Escapism- San Diego @ Night

All of our plans were falling through.

We were supposed to hang out. I was off the next day, and she didn't have to work until 10. Everything we tried to plan just wasn't working. In humorous frustration, she texted me:

What if we drove to Cali tonight to play in the ocean and then came back?

It had been a long few weeks, and I'd been wanting to do something completely random for a while. Usually I would want to know all of the details before agreeing to something like this, but not this time. I texted back:

I'm down.

We stopped and got an audiobook by David Sedaris to listen to (not my choice, but funny in a "wow, that's wrong" kind of way) while driving on I-8 headed toward Yuma. There are very few radio stations between Phoenix and Yuma. We were headed to San Diego, on account of Los Angeles having no soul.

It was a beautiful drive once we got past El Centro. It was my first time in California, and winding through the big hills silhouetted against the light of the moonlit sky was a bit thrilling. I needed to get away. We needed to get away.

I think we all need to get away sometimes. Life gets more and more complicated and intricate as we get older, mostly because we suck at life and tend to make it that way. We get caught in a rut, and we need a fresh perspective, and so we go for a walk, or a run, or a ride, or a drive... something to take us away from the mundane, from the same old thing. It's called "Escapism", the wanting to get away from it all, to put distance between yourself and whatever it is that weighs you down.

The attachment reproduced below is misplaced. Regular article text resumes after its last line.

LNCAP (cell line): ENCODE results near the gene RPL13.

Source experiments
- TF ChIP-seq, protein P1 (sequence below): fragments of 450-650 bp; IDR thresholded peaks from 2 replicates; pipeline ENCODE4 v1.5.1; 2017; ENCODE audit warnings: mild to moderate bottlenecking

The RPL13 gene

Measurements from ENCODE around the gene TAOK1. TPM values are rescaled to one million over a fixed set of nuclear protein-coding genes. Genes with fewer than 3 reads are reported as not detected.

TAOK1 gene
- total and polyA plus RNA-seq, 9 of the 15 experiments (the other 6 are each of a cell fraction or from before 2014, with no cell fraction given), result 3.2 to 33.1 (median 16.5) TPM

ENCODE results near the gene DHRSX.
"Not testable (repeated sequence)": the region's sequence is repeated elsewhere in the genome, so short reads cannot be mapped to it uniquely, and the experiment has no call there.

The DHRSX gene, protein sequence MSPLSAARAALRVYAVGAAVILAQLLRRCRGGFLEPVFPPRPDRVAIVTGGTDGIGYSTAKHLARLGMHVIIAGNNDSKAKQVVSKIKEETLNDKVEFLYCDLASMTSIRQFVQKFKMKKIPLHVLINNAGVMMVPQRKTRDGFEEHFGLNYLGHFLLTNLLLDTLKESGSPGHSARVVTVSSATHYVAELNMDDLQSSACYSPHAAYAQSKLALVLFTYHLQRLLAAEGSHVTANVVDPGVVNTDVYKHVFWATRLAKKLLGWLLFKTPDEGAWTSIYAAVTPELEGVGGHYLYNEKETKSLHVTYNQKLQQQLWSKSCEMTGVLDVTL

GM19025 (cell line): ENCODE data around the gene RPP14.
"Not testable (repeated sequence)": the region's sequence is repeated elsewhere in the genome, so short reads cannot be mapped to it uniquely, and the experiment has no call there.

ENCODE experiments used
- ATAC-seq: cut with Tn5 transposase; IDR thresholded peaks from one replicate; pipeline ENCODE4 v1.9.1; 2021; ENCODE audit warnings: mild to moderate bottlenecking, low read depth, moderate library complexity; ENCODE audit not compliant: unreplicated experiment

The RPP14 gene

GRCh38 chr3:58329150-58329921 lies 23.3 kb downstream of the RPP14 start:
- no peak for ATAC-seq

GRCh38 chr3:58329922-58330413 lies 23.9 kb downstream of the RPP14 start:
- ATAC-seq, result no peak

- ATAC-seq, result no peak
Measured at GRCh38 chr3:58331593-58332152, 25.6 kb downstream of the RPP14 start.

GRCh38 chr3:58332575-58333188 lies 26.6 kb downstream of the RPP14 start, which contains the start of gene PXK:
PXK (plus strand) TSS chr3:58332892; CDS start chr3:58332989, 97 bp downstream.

As we get older, I think we convince ourselves that escaping is impractical. Heck, I didn't think I had that random trip in me anymore. But driving into San Diego under the cover of darkness, putting feet to the ocean and listening to the sheer massive power of it's waves, is cathartic to the soul. Really, the beauty of any new place is usually enough to bring our problems into perspective.

Escapism is healthy, as long as it ends. We were back in Mesa by 730 the next morning, with the same old struggles not looking quite as big as they once did. I had a feeling that everything would be alright. Then I crashed on my girlfriend's family couch.

Here's wishing you a Great Escape, a San Diego of your very own.

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